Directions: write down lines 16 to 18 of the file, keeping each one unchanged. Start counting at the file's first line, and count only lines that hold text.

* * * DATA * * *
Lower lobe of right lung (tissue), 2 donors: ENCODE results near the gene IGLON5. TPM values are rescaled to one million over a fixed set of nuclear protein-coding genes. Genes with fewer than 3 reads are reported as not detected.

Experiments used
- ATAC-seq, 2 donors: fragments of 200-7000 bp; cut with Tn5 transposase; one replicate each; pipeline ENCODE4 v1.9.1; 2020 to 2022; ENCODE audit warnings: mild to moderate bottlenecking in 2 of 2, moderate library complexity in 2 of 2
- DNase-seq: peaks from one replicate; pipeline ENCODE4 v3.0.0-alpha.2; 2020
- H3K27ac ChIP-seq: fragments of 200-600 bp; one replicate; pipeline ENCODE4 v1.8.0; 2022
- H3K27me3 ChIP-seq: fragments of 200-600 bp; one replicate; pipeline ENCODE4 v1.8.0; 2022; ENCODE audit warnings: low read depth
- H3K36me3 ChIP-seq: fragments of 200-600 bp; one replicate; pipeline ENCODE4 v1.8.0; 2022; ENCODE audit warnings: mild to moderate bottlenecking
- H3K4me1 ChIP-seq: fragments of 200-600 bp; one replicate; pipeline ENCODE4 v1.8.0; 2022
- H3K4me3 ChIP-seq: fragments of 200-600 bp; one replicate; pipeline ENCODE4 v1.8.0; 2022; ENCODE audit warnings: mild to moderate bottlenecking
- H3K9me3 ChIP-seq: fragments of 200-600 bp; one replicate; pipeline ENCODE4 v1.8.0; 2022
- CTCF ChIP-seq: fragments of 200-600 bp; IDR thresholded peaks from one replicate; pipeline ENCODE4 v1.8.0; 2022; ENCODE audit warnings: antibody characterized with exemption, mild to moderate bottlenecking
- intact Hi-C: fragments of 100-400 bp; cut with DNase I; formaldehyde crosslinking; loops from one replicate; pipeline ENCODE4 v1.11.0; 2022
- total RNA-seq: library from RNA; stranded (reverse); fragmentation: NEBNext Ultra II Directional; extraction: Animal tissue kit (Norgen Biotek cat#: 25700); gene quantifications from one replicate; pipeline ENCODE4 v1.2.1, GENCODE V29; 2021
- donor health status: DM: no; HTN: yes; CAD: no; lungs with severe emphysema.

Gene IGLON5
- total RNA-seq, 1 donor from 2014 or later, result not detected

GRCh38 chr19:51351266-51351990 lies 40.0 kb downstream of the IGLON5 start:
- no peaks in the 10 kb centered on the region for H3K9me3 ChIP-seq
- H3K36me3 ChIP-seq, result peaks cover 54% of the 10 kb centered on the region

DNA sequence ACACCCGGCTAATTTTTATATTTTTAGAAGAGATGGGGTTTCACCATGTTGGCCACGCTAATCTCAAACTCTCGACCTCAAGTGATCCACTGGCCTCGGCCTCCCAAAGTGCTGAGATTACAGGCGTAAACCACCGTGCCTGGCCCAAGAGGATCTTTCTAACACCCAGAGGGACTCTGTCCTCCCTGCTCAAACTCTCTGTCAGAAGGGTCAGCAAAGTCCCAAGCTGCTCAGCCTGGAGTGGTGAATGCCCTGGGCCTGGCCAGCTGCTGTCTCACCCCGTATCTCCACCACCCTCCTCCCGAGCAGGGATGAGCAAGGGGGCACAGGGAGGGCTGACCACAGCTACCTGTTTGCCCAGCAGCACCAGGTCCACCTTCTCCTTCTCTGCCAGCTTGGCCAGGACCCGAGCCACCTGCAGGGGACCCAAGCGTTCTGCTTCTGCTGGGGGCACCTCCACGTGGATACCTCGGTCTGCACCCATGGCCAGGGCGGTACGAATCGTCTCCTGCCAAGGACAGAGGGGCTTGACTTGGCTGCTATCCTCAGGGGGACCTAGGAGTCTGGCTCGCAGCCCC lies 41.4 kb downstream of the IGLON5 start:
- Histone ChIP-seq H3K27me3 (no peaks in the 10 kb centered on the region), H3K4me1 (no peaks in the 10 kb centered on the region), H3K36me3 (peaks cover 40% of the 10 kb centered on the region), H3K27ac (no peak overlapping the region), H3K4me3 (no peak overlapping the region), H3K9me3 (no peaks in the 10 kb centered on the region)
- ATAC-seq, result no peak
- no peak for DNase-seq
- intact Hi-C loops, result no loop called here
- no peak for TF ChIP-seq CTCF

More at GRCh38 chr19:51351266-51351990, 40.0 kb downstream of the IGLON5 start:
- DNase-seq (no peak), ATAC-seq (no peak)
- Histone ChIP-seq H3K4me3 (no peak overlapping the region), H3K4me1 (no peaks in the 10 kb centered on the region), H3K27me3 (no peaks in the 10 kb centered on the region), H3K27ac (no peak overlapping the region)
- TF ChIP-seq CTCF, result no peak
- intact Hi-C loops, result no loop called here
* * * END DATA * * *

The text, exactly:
- total RNA-seq, 1 donor from 2014 or later, result not detected

GRCh38 chr19:51351266-51351990 lies 40.0 kb downstream of the IGLON5 start:
- no peaks in the 10 kb centered on the region for H3K9me3 ChIP-seq